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BoxLife Magazine

How Flexibility Affects Strength (& Vice Versa)

By William Imbo

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November 16, 2015

The term ‘muscle-bound’ has long been associated with athletes and individuals that have developed large muscle mass through strength training, but in so doing have significantly reduced their ability to move freely through a full range of motion. This is certainly the case for many people in sports and fitness, and yet, we need only look at gymnasts, Olympic Weightlifters and elite CrossFitters to know that the opposite is true as well. These athletes compete in sports where an imbalance between these two fitness skills would limit their progress and impair their success—and the same applies to you.

How flexibility affects strength
A limited range of motion is going to hold you back from maximizing your strength gains. Think about the mobility you need in your hips and ankles for a typical barbell squat. Then consider the added shoulder and wrist mobility you need for the front and overhead squat. Yet the squat, in all its variations, is renowned as the best compound movement (involving more than one joint) you can possibly perform, especially when it comes to improving overall strength. Because it does involve so many muscle groups, your body will be triggered to release more testosterone and HGH—two powerful hormones for building muscle mass and strength. And studies have shown that in order to maximize your strength gains, you need to execute full range of motion when squatting in order to have your muscles have greater time under tension. But what if you aren’t mobile enough to break parallel in the back squat, to maintain a front rack position in the front squat, or even hold an empty barbell overhead during an overhead squat? Well, you will inevitably hit strength plateaus that will take some time to break. Needless to say, being flexible enough to put your body in the right positions when moving heavy weight is vital. If you want to clean, jerk and snatch like an Olympian, first make sure that your body is mobile enough to receive heavy weight—then you will be able to reap the strength benefits of standing up monster weights from the hole. The same concept applies to developing bodyweight strength. One need only look at the body of a gymnast to realize how strong these men and women are—yet they are highly mobile too. Consider this—how many of you struggle with pistols? And, for those who do, do you think it’s because you lack the individual leg strength to perform the movement, or you’re missing the requisite mobility in your hip and ankle to get into the position? I’d wager that for the vast majority of people, the latter is the limiting factor.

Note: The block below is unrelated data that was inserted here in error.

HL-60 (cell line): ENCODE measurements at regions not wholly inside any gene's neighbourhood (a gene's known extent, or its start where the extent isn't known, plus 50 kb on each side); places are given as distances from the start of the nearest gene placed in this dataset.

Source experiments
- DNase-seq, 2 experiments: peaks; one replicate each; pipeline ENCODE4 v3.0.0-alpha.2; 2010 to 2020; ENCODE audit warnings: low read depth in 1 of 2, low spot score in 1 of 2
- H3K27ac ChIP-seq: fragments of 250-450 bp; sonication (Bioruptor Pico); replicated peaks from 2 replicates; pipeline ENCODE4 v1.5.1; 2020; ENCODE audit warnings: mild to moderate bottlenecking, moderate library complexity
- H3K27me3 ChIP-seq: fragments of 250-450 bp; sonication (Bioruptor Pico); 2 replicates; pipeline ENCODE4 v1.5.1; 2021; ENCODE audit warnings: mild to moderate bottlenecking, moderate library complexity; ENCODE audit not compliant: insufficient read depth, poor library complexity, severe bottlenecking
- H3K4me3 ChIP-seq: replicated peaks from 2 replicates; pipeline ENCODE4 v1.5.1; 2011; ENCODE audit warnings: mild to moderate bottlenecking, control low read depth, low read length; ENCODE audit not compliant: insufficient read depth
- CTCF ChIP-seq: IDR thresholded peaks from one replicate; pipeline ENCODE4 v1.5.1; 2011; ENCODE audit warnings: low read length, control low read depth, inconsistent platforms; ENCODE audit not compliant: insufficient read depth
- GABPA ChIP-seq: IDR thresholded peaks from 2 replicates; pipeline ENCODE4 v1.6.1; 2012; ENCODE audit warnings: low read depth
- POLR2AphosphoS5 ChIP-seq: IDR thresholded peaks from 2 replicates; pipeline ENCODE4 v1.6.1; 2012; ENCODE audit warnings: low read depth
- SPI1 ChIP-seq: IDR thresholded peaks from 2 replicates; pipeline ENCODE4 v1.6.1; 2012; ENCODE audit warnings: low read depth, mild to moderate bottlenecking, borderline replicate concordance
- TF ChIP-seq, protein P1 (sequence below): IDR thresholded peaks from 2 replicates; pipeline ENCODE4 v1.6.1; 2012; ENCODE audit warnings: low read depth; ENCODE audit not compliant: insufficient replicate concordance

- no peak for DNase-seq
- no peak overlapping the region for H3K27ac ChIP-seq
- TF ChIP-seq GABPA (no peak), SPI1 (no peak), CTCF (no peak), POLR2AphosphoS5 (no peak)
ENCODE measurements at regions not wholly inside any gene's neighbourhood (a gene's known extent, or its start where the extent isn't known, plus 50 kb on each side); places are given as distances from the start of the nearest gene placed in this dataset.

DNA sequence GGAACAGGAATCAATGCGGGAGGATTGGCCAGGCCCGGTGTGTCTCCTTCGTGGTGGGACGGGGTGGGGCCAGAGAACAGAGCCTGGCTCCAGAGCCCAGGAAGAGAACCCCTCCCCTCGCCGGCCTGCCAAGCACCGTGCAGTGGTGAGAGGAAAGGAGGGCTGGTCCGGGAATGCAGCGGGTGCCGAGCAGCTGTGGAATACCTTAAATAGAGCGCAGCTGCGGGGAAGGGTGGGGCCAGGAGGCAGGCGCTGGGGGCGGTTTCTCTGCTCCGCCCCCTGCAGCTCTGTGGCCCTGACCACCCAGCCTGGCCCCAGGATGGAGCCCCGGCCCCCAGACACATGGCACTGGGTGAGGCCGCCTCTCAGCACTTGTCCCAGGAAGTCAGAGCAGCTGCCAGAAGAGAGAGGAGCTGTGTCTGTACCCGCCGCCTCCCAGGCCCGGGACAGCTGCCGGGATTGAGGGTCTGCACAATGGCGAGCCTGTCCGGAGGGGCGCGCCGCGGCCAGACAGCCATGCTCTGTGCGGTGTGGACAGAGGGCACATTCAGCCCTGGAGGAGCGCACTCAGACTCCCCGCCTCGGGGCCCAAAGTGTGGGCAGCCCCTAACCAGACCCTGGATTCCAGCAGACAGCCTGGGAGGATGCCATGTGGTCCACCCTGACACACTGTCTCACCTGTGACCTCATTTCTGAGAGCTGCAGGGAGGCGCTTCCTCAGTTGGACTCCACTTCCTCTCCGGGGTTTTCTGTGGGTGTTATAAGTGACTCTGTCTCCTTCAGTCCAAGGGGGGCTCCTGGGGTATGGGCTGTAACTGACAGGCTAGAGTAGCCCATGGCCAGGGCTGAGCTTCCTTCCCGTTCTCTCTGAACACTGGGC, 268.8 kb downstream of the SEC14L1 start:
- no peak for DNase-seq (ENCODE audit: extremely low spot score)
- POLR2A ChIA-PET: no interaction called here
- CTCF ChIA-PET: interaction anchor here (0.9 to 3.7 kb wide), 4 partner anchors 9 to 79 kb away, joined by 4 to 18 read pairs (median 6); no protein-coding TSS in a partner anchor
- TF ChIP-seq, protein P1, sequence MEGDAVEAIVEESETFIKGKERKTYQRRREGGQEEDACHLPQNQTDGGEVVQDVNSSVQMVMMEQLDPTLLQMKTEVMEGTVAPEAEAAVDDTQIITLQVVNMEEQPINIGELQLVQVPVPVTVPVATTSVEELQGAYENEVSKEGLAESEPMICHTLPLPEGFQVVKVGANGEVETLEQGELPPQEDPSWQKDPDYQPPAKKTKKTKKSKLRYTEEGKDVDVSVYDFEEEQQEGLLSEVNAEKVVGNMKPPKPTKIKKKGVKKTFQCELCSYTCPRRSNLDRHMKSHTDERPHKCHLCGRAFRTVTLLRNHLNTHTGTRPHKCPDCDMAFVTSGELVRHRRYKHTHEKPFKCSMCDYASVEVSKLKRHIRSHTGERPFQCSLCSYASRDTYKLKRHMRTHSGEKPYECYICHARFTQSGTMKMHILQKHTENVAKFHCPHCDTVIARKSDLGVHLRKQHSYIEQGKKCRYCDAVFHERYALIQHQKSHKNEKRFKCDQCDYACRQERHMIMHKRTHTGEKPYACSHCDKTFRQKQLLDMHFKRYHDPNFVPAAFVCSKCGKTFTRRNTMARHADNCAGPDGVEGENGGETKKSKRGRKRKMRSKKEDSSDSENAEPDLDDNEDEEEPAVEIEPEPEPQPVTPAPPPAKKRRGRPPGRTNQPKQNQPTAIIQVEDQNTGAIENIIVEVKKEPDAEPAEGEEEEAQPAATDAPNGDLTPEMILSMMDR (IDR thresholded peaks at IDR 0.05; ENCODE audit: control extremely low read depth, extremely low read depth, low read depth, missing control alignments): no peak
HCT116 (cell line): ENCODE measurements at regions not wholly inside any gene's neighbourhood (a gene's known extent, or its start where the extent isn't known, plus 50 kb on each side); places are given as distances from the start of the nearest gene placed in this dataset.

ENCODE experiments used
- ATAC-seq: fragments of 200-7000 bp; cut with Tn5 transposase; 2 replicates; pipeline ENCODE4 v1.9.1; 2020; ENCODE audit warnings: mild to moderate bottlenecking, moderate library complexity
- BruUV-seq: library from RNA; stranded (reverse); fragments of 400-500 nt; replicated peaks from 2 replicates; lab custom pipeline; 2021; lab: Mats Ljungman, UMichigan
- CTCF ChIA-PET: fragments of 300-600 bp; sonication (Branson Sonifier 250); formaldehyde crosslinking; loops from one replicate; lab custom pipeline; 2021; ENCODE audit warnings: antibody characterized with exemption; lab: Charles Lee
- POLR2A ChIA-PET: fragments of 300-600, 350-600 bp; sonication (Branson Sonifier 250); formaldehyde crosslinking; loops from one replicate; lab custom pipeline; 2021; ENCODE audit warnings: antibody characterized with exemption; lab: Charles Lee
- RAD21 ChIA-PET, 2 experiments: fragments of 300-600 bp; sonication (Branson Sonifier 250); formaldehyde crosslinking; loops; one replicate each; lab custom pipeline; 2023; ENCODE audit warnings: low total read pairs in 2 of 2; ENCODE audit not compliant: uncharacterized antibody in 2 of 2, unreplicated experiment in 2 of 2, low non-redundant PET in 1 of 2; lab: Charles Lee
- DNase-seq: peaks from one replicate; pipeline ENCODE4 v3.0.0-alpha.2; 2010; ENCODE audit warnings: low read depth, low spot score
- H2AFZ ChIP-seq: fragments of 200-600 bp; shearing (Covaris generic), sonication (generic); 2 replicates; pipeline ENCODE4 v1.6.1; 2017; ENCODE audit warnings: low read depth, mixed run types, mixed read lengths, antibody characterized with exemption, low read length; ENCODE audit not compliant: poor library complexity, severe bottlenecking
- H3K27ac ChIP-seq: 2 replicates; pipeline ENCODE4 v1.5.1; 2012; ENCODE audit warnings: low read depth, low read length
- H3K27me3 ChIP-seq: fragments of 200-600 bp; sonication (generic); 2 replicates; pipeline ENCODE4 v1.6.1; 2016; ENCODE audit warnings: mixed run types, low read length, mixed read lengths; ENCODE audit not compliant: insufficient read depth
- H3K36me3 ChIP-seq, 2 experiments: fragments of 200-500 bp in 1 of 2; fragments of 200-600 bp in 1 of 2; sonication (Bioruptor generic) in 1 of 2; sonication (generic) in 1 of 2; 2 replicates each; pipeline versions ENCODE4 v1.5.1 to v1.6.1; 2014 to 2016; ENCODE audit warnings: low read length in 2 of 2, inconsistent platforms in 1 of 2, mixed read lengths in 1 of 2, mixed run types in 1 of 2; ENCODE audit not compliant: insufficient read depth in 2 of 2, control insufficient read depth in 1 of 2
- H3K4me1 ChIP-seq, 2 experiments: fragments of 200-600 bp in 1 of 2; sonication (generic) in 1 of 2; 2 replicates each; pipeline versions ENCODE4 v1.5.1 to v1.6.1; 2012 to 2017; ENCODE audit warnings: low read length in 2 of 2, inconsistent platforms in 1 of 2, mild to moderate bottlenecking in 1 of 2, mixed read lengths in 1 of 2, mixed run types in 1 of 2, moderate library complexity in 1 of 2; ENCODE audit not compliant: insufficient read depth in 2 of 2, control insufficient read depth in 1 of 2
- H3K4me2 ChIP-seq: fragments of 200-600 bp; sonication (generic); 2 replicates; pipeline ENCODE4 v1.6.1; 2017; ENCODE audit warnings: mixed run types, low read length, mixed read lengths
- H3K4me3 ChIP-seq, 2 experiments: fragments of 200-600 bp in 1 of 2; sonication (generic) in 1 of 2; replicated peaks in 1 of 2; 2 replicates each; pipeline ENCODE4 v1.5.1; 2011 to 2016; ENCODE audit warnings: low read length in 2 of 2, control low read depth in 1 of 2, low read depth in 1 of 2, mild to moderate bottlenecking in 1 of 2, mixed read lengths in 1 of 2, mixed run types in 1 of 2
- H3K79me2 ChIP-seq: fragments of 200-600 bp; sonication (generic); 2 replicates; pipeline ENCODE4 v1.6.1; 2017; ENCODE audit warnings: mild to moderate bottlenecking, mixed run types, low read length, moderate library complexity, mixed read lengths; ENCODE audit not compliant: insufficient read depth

But before you start going to yoga 10 times a week and spending countless hours flossing, rolling, banding and performing every stretch known to man, it’s important to remember that there is evidence that too much flexibility can have a negative impact on strength. An increase in flexibility without a corresponding increase in strength can result in joint instability. When someone is hypermobile, their ligaments become loose. This is a problem because ligaments act as the “strapping tape” of our joints by connecting bone to bone. If they become too loose, they have no recoil property. Corrective exercise specialist Brooke Thomas provides the perfect analogy: “Imagine the difference between a rubber band and Silly Putty. Stretch out the elastic and “boing!” back it goes. Stretch out the Silly Putty and you have stringy globbery-goop.”

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If the ligaments are too loose, this is where your muscles step up, as part of their job is to determine the appropriate range for a joint (where the bones get to go). “This means if they are functioning in a balanced way, the ligaments do not need to take on a load. And our muscles weave into the bones via tendons, and all of this is living in a sea, inside and out, of fascia [connective tissue that runs throughout the body],” Thomas adds.